Homeward bound? On Sunday, England contest their first major final in 55 years – at Wembley Stadium, the same locale where the Three Lions claimed their famous World Cup win back in the swingin’ summer of ‘66.
Will Sunday’s match end up being similarly venerated over the next half century? Let’s face it, if Sam Matterface is on commentary duty we’re unlikely to get a quote as memorable or spontaneous as Kenneth Wolstenholme’s trademark line.
If England can beat an excellent Italian side in London this weekend, the event being saddled with second-rate commentary is probably a minor quibble. The odds compilers make Gareth Southgate’s side the favourites to triumph, with England 13/8 to win in the 90 minutes, Italy 2/1 shots, and the draw available at 41/20.
So… who wins? With the match taking place at Wembley, it’s easy to see why a nation of frenzied fans are giddily convinced football’s homecoming is about to happen. It’s also easy to see why those self-same fans are simultaneously freaking out at the prospect of things going horribly, gut-wrenchingly wrong.
Making it to a final? That’s almost as good as it gets – and just not good enough. Because losing a final? Lord, why hast thou forsaken us?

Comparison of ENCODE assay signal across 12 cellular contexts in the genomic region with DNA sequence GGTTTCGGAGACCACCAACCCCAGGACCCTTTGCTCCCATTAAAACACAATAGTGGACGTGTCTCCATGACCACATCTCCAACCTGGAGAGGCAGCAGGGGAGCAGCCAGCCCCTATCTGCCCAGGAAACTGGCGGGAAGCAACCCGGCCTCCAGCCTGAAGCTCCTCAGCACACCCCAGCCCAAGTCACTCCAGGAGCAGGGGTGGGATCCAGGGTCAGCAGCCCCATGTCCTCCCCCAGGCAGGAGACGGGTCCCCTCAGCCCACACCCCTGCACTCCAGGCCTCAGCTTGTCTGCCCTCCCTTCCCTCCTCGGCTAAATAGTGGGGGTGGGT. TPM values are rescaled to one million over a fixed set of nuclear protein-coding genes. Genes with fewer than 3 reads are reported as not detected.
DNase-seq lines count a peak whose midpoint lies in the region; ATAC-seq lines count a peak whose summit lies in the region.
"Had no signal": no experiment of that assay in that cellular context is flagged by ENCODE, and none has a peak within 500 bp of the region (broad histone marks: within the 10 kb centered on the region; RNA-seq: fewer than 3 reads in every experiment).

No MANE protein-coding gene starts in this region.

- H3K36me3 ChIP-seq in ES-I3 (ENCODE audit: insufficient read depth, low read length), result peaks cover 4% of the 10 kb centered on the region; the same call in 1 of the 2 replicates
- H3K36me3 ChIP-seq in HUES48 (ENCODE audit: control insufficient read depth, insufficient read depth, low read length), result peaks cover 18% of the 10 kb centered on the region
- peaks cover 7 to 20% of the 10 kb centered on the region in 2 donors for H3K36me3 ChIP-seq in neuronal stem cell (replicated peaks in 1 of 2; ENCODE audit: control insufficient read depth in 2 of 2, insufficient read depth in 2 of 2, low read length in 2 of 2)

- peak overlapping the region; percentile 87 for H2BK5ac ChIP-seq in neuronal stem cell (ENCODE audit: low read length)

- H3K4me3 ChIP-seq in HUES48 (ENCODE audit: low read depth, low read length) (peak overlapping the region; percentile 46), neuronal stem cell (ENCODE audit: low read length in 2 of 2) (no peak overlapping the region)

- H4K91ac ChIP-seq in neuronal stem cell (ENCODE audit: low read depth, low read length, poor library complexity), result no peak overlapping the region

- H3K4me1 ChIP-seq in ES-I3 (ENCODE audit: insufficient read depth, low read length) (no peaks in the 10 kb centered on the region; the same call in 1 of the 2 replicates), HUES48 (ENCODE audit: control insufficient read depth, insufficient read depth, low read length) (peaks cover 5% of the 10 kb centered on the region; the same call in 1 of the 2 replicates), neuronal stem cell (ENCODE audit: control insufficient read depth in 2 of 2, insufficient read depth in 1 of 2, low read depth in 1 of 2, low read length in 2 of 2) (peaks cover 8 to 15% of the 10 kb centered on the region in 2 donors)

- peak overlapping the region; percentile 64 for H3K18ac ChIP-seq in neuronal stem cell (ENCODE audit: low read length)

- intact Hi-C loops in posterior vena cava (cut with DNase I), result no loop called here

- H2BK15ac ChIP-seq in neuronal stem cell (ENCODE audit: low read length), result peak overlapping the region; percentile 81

And it’s not going to be easy; Roberto Mancini’s Italy are formidable opponents. They’ve won this competition before too, triumphing in 1968 – though their most recent major trophy came in 2006, when they won their fourth(!) World Cup.
They’ve also been finalists in the Euros in 2000 and 2012, and to reach this final they’ve seen off world no.1 Belgium, and got the better of a Spain side that dominated possession but couldn’t make it count in their semi-final on Tuesday.
The Italians haven’t lost one of their last 33 matches, and boast several fine players. Jorginho is being talked of as a Ballon d’Or candidate, while the defensive pairing of Bonucci and Chiellini may be getting on in years – but on the evidence so far, still provide a formidable partnership.
Federico Chiesa has scored twice in his last three appearances for the Azzurri, and the likes of Lorenzo Insigne and Ciro Immobile are dangerous too. We don’t even feel confident mocking Immobile for his play-acting, given Raheem Sterling’s own Meryl Streep moment against Denmark on Wednesday.
Past experience suggests this one could be tight, with finals in major tournaments often underwhelming in terms of entertainment. Three of the last four Euro finals have ended 1-0 – the exception being the 2012 final, when Spain beat Italy 4-0 in Austria.
It would be optimistic to expect England to win by a similar scoreline here, even discounting the fact that the last time Italy conceded more than a single goal in a game was in June 2018 – in a friendly against France, shortly before they won the World Cup.
Could extra time and even penalties be required to decide this one then? Put it this way, the thought of a jovial Giorgio Chiellini hugging, capering, slapping the back of an ashen-faced Harry Kane as the ref flips a coin to decide who takes the first kick is a moment that will haunt me forever (assuming it happens at all).
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